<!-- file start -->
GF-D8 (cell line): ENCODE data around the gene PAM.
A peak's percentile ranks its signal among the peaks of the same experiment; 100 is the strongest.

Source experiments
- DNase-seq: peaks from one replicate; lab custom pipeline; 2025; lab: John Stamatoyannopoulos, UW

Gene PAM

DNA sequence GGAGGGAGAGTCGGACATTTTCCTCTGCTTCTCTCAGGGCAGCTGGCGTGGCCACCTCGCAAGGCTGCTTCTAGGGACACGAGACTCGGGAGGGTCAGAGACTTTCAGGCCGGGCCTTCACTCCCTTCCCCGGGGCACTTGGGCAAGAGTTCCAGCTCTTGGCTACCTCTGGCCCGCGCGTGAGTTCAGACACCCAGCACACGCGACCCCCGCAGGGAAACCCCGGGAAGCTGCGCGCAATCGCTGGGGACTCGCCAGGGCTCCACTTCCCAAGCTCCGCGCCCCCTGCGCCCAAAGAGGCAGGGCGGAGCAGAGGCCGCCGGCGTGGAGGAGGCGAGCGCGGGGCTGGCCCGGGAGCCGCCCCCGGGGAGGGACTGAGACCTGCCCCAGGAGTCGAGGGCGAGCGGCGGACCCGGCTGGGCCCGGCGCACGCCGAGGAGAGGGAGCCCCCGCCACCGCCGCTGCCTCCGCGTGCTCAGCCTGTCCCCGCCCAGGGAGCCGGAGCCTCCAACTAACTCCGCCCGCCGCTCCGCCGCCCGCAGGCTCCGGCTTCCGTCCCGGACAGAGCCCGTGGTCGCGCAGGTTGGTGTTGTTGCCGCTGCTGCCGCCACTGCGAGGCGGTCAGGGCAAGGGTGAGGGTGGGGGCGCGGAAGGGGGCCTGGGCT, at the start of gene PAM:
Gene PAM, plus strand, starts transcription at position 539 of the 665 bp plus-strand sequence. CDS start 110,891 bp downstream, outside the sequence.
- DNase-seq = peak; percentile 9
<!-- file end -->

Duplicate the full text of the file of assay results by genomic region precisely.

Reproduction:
GF-D8 (cell line): ENCODE data around the gene PAM.
A peak's percentile ranks its signal among the peaks of the same experiment; 100 is the strongest.

Source experiments
- DNase-seq: peaks from one replicate; lab custom pipeline; 2025; lab: John Stamatoyannopoulos, UW

Gene PAM

DNA sequence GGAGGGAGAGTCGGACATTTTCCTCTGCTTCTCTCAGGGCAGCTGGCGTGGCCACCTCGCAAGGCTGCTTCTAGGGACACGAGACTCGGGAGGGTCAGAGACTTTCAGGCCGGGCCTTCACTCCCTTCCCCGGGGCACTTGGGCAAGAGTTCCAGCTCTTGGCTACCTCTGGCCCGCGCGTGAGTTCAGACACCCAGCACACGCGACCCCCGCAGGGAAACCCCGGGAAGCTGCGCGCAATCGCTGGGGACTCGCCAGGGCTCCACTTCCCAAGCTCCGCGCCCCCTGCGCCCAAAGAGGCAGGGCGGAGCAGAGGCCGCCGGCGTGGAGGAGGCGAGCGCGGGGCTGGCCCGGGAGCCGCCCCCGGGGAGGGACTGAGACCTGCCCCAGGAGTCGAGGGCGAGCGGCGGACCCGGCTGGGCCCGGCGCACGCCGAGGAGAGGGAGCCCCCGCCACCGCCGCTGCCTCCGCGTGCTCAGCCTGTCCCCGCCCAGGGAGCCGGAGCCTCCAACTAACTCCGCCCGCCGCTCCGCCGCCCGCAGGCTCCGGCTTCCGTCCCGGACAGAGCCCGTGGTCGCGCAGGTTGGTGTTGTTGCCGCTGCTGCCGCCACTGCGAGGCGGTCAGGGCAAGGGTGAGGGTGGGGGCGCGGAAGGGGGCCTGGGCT, at the start of gene PAM:
Gene PAM, plus strand, starts transcription at position 539 of the 665 bp plus-strand sequence. CDS start 110,891 bp downstream, outside the sequence.
- DNase-seq = peak; percentile 9